One of the first things I look for when a client approaches me about marketing their site is if there is an easy to follow sales process in place.  Most times the answer is no.  I'm not talking about having a shopping cart.  That's the easy part.  I want to know how each page, each article, each image or graphic contributes to the sales process.  Some people call it a funnel or a pipeline.  It doesn't matter what you call it as long as you have one.

A good place to start is your home page.  What's on it and why is it there?  If someone visits your home page, what's the next logical step for them to take?  What steps are they taking?  This is good place to mention analytics.  If you aren't using them, you should be.  Otherwise, how will you ever know if your visitors are following the path you forged for them? 

Still confused about where to start?  Take it one step at a time.  Most websites follow a simple navigational process.  There are links to the home page, to the products and services page, an 'about us' page, maybe a contact page, and whatever else suits the fancy of the business owner.  Since we all know that a visitor can land on your site on just about any page, what is your process if a visitor lands on your 'about' page?  How do you move them from that page to your product page?  How do you get the visitor to take your bait and follow the yellow brick road?

Answer these questions and you will quickly and easily add new sales to your business today!

So I was on my way to work when a funny thing happened?

Anita Lowe - Monday, April 11, 2011
It's not every day that I get to blog about just anything.  Most of the time I'm writing about Internet marketing and small business solutions such as business systems.  Other times, I'm too busy to blog so I put it on the "get-around-to-it" list which I never seem to get around to.  Anyway this story is worth telling several times so here goes.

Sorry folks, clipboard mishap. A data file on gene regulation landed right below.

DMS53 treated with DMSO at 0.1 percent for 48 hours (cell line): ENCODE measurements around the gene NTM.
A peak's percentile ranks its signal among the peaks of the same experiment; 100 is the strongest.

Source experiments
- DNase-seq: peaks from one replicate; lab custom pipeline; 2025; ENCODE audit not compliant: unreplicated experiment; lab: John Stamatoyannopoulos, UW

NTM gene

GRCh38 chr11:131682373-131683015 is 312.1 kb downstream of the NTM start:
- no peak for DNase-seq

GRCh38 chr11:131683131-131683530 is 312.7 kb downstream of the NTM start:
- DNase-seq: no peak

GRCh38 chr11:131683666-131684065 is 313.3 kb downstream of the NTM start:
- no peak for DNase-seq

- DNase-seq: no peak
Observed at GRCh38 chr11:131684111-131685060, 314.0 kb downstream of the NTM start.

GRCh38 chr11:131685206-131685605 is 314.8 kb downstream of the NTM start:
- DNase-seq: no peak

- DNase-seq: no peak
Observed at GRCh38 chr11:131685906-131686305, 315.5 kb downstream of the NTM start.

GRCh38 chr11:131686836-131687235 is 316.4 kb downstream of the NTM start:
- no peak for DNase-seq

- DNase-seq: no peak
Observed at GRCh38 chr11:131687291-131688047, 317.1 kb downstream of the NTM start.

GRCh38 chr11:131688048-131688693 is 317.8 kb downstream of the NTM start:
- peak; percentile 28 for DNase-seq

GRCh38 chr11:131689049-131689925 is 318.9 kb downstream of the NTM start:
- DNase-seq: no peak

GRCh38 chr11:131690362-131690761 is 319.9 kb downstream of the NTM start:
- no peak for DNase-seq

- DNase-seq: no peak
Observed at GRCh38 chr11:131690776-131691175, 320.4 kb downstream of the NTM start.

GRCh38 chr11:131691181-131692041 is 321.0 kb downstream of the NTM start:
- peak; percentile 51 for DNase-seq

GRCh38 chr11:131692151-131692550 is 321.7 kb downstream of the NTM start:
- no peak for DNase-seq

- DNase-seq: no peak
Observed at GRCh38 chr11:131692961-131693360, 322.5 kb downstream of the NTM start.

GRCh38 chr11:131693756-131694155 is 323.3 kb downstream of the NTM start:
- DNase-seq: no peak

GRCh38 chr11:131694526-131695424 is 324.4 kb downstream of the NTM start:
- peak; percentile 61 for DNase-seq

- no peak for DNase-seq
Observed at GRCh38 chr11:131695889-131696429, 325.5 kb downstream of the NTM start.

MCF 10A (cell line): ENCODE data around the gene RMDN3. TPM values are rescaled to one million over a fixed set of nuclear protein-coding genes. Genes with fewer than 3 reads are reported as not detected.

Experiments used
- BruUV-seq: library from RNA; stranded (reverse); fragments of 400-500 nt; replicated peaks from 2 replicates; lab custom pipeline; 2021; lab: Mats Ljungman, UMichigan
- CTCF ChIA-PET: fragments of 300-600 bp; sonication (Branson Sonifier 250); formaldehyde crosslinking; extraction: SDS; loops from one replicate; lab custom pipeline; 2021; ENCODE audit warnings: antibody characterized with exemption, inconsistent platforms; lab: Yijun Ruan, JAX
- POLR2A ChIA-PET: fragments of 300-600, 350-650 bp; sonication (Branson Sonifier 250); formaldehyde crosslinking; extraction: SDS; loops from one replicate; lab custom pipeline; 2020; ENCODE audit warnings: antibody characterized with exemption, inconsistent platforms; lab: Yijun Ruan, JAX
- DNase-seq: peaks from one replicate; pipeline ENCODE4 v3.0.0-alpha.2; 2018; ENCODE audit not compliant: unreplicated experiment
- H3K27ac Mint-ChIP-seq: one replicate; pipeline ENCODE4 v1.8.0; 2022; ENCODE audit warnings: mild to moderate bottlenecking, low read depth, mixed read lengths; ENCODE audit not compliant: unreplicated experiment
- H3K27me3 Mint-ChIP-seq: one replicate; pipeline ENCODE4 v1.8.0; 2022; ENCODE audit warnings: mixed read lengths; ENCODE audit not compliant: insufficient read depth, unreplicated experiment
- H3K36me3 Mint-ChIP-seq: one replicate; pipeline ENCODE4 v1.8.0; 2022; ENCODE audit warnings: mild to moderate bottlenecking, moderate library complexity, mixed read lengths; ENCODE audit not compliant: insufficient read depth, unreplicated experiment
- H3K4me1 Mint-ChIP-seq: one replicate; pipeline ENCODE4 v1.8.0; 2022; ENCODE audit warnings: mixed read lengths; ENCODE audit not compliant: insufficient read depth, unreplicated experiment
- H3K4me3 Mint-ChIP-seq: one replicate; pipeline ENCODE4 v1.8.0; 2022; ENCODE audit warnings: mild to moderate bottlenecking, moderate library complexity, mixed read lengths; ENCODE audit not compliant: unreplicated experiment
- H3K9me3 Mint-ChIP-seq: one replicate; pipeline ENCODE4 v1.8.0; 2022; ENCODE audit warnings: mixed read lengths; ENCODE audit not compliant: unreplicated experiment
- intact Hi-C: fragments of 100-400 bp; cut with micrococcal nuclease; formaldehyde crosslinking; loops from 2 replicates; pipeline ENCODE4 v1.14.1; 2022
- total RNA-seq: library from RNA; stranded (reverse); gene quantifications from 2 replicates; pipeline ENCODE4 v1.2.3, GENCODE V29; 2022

I was on my way to work this morning when I noticed the strangest thing.  I saw what looked like several animals blocking the street ahead of me so I slowed to a crawl to give them a chance to move.  They weren't moving out of the way.  As I got closer, I could clearly see a dog surrounded by 4 large alley cats.  The dog was decent sized too but appeared to be petrified.  The cats were all smaller than the dog but they clearly had their bluff in as they circled the dog with menacing glares and hisses.  I honked my horn a couple of times and they all took off.  The cats ran off in all directions, but the dog gave chase to one of the cats and I'm not sure if he caught the cat but I know he tried real hard too.

Later on it dawned on me the nature of events that I had witnessed.  The dog could be compared to a small business.  Superior in strength, focus and tenacity but paralyzed by smaller, more agile, competitors.  Anyone of the cats would have been no match for the dog and I have my doubts if 4 cats would have had success either.  It didn't matter though, because the 4 cats had accomplished what they came after.  While the 4 cats were busy distracting the dog, a fifth cat had managed to sneak away with the dog's recent kill, a small squirrel.  Of, before I forget, the cats are your competition.

I guess the moral of the story here is all about systems.  The cats managed to get what they wanted from the dog because of their organized systematic approach.  Are you letting others steal your leads away too?  Let me know!